I have been a full-time tutor for about three months and this is the “test season”. It’s such a busy period for me that I realise I could not free up any weekday evenings or weekend mornings/afternoons to accompany the Mrs.
Simply put, I do find it especially hard/difficult to reject anxious parents’ requests to add lessons during exam periods.
However, other than the fact that I would like to spend more time with my wife, I definitely don’t mind putting in more hours at work. Which is a far cry from my employment days.
I have finally realised that I don’t dislike working; Heck, I might even enjoy it!
It’s just the (typical) office culture that I cannot stand.
What’s Wrong With The Office?
Mandatory hours and days
It does not matter how quickly or efficiently you complete your tasks. Unless it’s a public holiday, you’re sick or on leave, you HAVE to be in the office from 9am to 6pm on weekdays. 5 days a week.
That’s just too long for me. I tend to work in quick bursts of half an hour to an hour and to expect that kind of productivity over 8 hours is not realistic.
At the same time, I doubt many employers would be favourable if I were to ask for a shorter work day or a shorter work week in exchange for a lower pay. That kind of requests only exists for new mothers or folks approaching retirement. Granting that to a 30-year-old (who is supposed to be climbing furiously up the career ladder!) would be sending the wrong signal to all staff!
Requisite social interaction with bosses and subordinates
Maybe I have been blessed with benign work environments. Otherwise, there’s really little to explain how I always end up with so much free time on my hands in office. Well, to illustrate the point, this blog was born out of boredom in the cubicle.
I am efficient and productive but I doubt I am super at that. I reckon there are many employees out there with the same dilemma as me. But more often than not, the free time is channelled towards water cooler talk, chats with colleagues or worse, long-drawn meetings.
I am slightly reclusive, maybe even bordering on anti-social at work. During the last posting in my first organisation, I was simply not interested in the conversation topics of my co-workers. Barring a few lunches where I treated my subordinates, most of my lunch time was spent reading books at the Times bookstore.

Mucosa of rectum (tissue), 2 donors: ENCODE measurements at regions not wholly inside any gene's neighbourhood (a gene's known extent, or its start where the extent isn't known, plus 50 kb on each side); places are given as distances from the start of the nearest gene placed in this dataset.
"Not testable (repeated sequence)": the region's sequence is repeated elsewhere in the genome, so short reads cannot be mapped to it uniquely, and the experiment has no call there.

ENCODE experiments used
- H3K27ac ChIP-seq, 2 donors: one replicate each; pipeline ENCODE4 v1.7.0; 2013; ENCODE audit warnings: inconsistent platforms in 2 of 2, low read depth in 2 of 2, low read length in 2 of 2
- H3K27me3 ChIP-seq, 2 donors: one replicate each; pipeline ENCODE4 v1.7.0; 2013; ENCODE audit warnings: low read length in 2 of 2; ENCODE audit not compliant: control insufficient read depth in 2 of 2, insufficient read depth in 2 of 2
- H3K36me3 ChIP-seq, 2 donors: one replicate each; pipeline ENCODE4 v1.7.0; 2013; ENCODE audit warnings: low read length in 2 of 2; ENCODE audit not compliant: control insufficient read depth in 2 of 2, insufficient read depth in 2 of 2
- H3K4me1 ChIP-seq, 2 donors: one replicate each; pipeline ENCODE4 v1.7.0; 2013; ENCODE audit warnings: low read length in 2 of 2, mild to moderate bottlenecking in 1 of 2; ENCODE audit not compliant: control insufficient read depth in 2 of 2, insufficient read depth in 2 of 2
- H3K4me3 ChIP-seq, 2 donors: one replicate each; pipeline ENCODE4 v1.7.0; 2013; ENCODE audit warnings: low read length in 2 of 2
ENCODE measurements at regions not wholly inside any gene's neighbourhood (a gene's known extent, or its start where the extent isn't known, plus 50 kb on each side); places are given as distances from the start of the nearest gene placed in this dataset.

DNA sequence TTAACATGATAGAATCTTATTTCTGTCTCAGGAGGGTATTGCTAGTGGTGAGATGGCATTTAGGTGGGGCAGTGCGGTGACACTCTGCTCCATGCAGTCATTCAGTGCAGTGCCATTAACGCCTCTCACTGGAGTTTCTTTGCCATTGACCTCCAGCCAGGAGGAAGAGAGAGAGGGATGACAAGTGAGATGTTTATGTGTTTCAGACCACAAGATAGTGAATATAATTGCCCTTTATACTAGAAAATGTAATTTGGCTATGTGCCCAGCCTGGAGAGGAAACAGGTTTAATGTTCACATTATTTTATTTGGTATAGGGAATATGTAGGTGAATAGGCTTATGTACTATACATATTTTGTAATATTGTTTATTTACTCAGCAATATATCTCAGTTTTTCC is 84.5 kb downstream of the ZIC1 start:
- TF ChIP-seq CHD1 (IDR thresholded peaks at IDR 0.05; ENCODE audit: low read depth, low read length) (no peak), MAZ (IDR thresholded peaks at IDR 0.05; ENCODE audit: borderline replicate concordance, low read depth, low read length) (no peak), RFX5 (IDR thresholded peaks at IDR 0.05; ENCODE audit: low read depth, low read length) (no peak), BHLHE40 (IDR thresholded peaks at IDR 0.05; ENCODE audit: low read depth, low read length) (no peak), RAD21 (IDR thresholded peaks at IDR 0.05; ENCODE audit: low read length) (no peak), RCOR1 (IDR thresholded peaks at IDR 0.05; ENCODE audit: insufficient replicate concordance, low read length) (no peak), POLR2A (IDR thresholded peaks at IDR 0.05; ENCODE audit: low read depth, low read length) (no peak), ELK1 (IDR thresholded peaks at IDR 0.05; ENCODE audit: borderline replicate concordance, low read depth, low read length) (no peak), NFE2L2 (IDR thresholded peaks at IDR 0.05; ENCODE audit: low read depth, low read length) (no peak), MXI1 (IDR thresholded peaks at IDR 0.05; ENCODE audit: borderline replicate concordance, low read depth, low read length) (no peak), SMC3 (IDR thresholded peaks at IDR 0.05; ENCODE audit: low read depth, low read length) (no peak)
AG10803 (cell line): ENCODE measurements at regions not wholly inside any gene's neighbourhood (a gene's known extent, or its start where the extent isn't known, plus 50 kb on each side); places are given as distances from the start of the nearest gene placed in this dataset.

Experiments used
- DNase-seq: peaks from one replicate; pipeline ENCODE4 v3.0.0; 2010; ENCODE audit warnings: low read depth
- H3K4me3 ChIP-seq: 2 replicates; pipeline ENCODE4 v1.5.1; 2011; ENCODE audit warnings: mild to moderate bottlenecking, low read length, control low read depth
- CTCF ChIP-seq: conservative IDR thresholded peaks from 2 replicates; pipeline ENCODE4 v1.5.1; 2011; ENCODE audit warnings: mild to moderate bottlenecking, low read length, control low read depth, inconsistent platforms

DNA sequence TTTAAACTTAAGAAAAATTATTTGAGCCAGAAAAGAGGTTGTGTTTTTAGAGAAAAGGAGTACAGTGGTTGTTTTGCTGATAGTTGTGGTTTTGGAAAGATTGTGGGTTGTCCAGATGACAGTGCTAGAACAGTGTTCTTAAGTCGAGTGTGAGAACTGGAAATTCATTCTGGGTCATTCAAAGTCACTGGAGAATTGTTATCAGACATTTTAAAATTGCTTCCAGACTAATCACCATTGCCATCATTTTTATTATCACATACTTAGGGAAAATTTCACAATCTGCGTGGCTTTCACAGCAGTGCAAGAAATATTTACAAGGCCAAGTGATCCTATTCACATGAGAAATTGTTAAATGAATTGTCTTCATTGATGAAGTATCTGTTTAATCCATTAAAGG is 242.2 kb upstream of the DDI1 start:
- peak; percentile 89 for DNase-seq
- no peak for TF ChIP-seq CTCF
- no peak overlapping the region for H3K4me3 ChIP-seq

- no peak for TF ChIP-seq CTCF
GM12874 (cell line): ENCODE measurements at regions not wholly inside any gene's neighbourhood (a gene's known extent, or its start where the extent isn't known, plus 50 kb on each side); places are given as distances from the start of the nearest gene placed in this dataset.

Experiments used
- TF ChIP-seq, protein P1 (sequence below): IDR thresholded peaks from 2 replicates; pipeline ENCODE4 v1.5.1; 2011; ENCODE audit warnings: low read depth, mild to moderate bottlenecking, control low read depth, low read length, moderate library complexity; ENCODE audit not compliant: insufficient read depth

An issue with superiors might also be present. In a corporate setting, we have to “obey” our reporting officers before we even know them, let alone respect them. I always cannot believe that even as an adult, I still have to “submit before the person has earned my respect”.
Autonomy over work
Not all work in an office is productive. In fact, sadly, it rarely is. Sometimes, even the supervisor knows it when she assigns me something her boss told her to do.
We knew the proposal would not go anywhere. But it seems the value of the back-breaking work was to get everyone to concur that this was not a worthwhile proposal to pursue. #corporatelogic
The thought of asking for more work to be done in a cubicle makes my stomach churn.
However, as a tutor, if I know a certain piece of work will not add value to a student’s learning, I shelve it immediately. There’s no one I really have to justify to. A simple, layman explanation to the parents/student would do.
You know you’re right when the student comes back with better results or if his learning attitude improves dramatically.
The autonomy you have over your own work is really quite exhilarating to me. One doesn’t waste time and effort pursuing tasks just to please the boss. If I were not a tutor, I probably might try my hand as a self-employed at another field. A financial advisor or a hawker, who knows?
I might voluntarily go back to an office if these 3 factors are addressed. Otherwise, I hope I won’t have to step in as an employee ever again.